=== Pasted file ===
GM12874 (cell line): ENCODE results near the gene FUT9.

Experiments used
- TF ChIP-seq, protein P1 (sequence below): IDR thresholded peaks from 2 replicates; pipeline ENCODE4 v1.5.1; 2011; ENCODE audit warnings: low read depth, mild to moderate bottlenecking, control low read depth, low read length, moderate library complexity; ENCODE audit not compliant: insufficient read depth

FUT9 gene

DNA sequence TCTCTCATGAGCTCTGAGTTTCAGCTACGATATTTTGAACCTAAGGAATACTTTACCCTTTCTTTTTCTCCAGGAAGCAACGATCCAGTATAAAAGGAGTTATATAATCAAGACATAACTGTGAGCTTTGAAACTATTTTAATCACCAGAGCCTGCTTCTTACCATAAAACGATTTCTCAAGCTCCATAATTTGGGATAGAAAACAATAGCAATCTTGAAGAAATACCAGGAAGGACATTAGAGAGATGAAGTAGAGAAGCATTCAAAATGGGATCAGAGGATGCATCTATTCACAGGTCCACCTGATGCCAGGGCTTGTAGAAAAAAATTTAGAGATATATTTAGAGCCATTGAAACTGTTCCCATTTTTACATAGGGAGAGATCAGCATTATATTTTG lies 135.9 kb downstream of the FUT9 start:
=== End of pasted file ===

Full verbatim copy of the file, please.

GM12874 (cell line): ENCODE results near the gene FUT9.

Experiments used
- TF ChIP-seq, protein P1 (sequence below): IDR thresholded peaks from 2 replicates; pipeline ENCODE4 v1.5.1; 2011; ENCODE audit warnings: low read depth, mild to moderate bottlenecking, control low read depth, low read length, moderate library complexity; ENCODE audit not compliant: insufficient read depth

FUT9 gene

DNA sequence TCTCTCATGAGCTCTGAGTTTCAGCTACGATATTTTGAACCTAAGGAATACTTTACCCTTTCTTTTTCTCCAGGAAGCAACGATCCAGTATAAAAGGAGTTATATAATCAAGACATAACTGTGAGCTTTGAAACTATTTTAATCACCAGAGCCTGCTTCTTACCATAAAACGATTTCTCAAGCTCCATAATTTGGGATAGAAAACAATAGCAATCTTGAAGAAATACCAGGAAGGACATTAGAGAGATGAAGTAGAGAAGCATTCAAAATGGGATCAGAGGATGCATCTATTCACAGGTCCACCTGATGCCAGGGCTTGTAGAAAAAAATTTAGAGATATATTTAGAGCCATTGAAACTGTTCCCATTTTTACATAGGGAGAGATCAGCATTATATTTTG lies 135.9 kb downstream of the FUT9 start: